In most French eyes Céline appeared to be an anarchist and individualist. Actually he was pro-tribal but incapable of subscribing to the illusions which the hucksters of political dogmas and doctrines employed to recruit and manipulate the masses.

His anti-Semitism of the late 1930s would garner him the jubilant support of racists...But, for all that, he would avoid any ideology codified in little red, black and brown books; any party memberships; any label devised by yellow journalism. It was impossible to enlist Céline under a banner. The socialist or communist intellectuals in 1932, the fascists in '38, and the collaborators in '40 all found that out very quickly. An objective ally on occasion, perhaps, but no more.6



The Charnel House

As the drumbeat for war against the Germans echoed across Europe, Céline argued for a French alliance with Hitler on pactifist grounds.

Above all, war must be avoided. War, for us means the end of the show, the final tilt into the Jewish charnel house. We must demonstrate the same stubbornness in resisting war as the Jews display in dragging us into it. The Jews are motivated by a fearful, talmudic, unanimous tenancity, an infernal perseverance, and we oppose them only with a few groans....I don't want to go to war for Hitler, I'll admit it, but I don't want to war against him, for the Jews....Hitler doesn't like the Jews. Neither do I.



Céline predicted -- correctly -- that his bamboozled countrymen would choose the path of mass fratricide:

Frenchmen, you'll go off to war at the moment chosen by M. le Baron de Rothschild, your lord and absolute master, at the hour fixed, in full accord with his sovereign cousins in London, New York and Moscow.



Céline hated all phonies and was equally unsparing of the dregs of human ignominy among Aryans: "Our Aryan bourgeois are debased, they wail like babies, they are a thousand times worse than the stinking Yids."

Unsurprisingly he was no fan of the English. "The English our allies? Balls! Another great swindle!...We'll be maggots by the time the first Oxford queers disembark in Flanders."

Nor did he spare his native countrymen: "[N]o northernere, no Negro, no savage, no civilized being can come close to the Frenchman in the speed and capacity of swilling wine."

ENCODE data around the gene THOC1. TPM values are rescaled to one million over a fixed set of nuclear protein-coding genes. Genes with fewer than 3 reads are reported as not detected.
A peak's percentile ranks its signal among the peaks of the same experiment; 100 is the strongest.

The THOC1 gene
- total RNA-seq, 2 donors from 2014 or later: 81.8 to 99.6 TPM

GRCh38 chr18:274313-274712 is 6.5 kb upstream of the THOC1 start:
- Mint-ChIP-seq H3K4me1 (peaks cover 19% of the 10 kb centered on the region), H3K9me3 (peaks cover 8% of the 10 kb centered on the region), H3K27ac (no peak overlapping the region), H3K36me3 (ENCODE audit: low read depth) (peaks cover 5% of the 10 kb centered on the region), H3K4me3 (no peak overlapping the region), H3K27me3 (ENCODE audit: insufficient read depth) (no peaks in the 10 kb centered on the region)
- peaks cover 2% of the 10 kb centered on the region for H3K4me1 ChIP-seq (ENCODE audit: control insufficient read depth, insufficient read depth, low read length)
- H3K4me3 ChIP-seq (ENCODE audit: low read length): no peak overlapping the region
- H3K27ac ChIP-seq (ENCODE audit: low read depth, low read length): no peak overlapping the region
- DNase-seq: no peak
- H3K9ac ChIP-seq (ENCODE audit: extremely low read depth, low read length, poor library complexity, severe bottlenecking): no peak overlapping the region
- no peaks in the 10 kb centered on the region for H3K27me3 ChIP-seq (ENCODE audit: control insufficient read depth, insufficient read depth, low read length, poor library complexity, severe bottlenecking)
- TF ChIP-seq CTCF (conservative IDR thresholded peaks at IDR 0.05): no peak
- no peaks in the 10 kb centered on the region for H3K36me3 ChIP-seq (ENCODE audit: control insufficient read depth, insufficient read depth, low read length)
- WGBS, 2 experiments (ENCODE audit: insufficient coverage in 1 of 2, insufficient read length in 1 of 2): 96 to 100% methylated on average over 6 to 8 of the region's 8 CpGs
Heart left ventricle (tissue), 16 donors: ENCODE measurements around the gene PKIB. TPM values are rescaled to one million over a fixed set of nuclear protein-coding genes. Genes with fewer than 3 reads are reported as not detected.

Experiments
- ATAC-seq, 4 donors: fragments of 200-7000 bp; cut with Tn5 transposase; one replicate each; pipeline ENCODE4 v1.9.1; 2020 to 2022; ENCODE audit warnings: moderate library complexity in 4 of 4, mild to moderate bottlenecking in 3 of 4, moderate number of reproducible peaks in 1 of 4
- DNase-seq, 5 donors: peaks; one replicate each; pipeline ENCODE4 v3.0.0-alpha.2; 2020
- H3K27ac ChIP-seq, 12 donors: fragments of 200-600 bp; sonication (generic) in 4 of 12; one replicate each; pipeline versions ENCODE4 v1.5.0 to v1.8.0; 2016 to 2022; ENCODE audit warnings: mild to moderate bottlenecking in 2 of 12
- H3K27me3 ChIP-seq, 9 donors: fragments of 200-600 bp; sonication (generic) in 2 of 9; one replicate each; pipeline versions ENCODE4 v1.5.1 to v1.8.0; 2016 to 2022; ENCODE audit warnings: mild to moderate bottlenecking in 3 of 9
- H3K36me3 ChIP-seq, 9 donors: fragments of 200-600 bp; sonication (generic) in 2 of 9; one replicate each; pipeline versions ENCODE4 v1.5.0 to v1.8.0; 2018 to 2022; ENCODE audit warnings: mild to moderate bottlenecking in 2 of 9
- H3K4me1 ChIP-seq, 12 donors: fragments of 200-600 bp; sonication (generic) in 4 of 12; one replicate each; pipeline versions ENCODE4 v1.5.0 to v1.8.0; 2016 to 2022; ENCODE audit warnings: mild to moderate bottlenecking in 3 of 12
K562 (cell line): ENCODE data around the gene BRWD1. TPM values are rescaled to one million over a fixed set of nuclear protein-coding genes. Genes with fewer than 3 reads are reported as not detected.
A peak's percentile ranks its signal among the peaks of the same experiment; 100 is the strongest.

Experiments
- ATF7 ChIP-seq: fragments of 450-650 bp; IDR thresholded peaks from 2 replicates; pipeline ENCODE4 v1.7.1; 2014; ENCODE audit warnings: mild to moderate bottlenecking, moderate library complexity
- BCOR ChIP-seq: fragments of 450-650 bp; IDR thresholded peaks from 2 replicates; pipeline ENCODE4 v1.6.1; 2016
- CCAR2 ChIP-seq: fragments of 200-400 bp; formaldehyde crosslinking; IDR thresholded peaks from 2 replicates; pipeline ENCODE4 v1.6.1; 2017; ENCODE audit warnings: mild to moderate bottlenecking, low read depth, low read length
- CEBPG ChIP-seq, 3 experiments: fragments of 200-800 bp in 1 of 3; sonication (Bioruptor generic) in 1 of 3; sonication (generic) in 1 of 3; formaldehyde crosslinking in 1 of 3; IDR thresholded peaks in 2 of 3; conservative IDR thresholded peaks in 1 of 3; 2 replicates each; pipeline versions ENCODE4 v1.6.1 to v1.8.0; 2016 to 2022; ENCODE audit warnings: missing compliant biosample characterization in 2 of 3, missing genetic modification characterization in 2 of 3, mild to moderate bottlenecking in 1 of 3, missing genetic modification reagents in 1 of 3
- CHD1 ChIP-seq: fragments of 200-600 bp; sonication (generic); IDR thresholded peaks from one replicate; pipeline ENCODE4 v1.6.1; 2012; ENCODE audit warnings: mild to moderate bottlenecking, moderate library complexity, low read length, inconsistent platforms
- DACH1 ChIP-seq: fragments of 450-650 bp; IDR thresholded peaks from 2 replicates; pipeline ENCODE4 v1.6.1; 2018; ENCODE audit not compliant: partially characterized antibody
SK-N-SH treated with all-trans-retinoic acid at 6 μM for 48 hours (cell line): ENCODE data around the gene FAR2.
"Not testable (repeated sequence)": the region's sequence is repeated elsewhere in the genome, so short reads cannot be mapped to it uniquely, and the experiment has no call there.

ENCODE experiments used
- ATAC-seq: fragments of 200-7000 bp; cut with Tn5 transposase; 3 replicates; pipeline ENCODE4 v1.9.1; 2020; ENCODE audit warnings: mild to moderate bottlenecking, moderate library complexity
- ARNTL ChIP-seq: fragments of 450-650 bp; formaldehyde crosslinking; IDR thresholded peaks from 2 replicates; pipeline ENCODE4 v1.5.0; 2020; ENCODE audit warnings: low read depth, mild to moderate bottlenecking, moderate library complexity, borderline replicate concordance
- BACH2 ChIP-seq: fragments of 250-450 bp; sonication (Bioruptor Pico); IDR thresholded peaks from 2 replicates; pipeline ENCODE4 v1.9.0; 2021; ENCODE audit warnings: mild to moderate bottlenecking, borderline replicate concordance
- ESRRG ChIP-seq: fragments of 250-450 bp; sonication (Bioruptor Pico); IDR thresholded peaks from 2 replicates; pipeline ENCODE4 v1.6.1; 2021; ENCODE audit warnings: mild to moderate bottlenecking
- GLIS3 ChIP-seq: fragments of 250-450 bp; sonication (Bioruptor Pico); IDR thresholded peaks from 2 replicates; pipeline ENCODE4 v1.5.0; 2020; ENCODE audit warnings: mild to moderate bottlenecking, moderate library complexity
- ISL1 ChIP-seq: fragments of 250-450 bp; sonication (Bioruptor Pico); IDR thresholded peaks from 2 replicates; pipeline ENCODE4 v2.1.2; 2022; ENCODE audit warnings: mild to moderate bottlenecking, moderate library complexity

Describing the retreat by French troops fleeing the invading Wehrmacht, Céline calls his nation's army, "the champions of the world at bragging." As he and other civilians fled Paris, he commented:

We could not possibly go any faster. We tried all we could to catch up with the French army, road after road, bends and curves....We could never catch up....



Céline saw France

as a country essentially owned and operated by Jews in which the native or Gentile population could only exist with the indulgence of their Jewish rulers.....If the bourgeois can "smell a little Jewish," then this is all to their benefit as a kind of life insurance. The dream of the French bourgeois is to be Jewish, to worship the Golden Calf.7



Though he was raised Catholic and had positive things to say about the early Church Fathers in his 1936 pamphlet, Mea Culpa, in his work, A Fine Mess (1941), he remarked:

Crime of crimes, throughout our history the Catholic religion has been the great pimp, the great crossbreeder of noble races, the great procuress for t he corrupt....The Catholic religion, founded by 12 Jews, will have proudly fulfilled its role when we have all disappeared under the great boggy waves of that giant Asiatic whorehouse brewing on the horizon.



As the critic Henri Guillemin wrote: "[O]ne needs to don armor -- or better yet, steel plating -- to approach Céline." Accused of racism, Céline responded:

Racism! Of course! And how! The more of it the merrier! Racism! Enough of our soft religions! We've been stuffed enough as it is by all the apostles, all the Evangelists.



it was about time, Céline opined, "that France and the real Aryans find their own white religion." Céline's theology consisted solely of, "To be or not to be Aryan, that is the question."

Céline's Three Laws

As dictator he would enact three simple laws:

1. All male jews from 17 to 60 to be attached at the outbreak of war to front-line infantry units. No conscript to rise above the rank of captain.